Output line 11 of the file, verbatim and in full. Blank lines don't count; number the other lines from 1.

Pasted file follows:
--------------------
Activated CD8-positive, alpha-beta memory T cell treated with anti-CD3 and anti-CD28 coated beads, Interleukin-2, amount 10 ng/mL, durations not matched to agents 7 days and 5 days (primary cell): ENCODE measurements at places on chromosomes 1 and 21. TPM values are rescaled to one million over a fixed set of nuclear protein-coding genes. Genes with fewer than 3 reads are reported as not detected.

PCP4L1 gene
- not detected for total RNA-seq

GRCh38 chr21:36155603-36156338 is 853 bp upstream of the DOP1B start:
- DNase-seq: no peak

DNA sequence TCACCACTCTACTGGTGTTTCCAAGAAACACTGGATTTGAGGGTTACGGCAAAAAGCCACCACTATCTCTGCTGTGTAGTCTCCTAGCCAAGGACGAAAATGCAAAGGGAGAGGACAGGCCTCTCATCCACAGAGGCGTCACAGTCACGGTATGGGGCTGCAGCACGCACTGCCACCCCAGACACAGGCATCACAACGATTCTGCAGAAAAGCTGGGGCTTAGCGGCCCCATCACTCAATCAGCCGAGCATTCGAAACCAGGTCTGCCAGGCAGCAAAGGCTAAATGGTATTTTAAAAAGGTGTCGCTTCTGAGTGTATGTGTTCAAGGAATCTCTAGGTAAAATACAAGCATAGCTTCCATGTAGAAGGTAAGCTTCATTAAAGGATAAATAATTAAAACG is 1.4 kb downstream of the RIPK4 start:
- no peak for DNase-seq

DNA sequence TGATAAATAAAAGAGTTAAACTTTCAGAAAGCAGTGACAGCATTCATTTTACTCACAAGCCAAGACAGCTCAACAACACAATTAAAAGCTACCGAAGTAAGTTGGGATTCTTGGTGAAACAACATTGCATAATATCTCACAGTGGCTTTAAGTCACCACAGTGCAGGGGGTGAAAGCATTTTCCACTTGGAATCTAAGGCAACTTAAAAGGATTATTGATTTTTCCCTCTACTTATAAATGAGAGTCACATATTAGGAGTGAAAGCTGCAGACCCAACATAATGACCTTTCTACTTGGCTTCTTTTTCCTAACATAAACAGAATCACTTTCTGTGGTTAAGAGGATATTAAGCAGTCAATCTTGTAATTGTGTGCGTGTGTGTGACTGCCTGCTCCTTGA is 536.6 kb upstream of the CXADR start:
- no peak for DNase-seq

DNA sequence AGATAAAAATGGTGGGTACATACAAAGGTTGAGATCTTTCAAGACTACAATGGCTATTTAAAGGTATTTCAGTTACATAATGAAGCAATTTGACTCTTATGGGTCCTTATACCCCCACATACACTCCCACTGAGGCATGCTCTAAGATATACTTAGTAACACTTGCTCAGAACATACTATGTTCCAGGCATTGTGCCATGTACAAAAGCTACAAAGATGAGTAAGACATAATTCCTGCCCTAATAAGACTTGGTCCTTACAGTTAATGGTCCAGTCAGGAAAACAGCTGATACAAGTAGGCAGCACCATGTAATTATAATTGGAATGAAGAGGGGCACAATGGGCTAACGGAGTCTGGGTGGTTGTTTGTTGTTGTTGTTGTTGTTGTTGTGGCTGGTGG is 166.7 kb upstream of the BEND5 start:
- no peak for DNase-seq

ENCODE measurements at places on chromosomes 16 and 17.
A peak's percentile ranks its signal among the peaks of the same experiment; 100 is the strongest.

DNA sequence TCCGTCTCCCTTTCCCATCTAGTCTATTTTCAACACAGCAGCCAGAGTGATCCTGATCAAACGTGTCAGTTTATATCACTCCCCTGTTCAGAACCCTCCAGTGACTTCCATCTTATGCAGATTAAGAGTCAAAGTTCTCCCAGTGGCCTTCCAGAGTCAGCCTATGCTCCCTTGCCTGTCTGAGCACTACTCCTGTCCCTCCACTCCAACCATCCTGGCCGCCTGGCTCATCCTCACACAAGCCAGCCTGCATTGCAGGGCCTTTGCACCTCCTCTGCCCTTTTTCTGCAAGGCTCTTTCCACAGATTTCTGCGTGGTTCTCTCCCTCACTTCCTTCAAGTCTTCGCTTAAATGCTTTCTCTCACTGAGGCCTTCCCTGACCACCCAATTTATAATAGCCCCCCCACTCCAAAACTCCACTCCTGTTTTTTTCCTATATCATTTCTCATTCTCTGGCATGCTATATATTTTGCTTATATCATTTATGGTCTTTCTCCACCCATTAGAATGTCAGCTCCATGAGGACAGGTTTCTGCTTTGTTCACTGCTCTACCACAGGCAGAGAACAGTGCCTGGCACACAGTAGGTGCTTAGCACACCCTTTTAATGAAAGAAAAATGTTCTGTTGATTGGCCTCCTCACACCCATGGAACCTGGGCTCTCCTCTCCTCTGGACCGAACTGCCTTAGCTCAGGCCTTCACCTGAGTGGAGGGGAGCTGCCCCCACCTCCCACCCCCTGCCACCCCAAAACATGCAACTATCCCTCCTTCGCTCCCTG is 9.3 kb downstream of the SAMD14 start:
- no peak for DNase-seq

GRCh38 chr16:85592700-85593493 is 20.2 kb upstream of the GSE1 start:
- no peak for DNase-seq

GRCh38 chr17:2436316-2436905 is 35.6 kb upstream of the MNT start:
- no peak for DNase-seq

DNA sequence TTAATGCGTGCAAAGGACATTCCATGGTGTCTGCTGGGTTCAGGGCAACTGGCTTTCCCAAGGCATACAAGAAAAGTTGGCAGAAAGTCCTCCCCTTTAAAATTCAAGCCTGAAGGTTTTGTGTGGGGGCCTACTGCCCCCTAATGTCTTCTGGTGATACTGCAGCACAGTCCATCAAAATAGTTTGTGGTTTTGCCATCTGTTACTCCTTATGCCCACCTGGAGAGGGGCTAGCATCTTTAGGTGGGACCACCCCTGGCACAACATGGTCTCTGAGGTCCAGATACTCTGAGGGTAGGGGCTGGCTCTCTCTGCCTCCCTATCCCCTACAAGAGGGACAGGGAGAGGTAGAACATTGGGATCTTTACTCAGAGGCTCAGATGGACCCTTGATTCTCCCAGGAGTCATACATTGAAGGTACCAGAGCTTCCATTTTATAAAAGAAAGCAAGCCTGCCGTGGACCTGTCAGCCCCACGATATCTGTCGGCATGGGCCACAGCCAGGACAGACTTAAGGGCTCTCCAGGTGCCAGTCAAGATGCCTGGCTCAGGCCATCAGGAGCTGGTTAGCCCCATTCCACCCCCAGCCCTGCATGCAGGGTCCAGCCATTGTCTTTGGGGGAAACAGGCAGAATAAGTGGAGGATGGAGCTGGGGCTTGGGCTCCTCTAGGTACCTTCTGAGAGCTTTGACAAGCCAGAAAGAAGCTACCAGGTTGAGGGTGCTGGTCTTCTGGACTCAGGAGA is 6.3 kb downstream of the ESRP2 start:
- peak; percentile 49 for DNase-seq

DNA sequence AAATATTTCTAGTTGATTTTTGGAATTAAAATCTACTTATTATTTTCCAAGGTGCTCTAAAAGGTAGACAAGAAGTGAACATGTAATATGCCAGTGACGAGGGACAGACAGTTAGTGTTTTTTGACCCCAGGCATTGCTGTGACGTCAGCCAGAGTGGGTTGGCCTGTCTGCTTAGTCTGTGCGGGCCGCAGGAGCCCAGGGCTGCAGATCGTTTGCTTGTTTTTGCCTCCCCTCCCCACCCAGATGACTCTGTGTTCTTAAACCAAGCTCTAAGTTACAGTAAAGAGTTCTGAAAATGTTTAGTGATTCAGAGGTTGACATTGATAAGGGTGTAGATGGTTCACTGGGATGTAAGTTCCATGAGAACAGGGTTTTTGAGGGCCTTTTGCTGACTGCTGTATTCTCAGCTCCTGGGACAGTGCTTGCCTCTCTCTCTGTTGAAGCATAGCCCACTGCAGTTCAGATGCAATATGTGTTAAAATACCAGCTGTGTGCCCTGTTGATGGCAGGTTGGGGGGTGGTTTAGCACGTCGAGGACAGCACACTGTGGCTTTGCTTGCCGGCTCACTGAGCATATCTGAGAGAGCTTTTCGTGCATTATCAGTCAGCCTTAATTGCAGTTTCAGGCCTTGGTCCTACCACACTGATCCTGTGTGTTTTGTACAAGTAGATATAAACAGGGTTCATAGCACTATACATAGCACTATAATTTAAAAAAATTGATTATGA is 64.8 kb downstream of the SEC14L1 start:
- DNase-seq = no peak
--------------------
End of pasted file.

- no peak for DNase-seq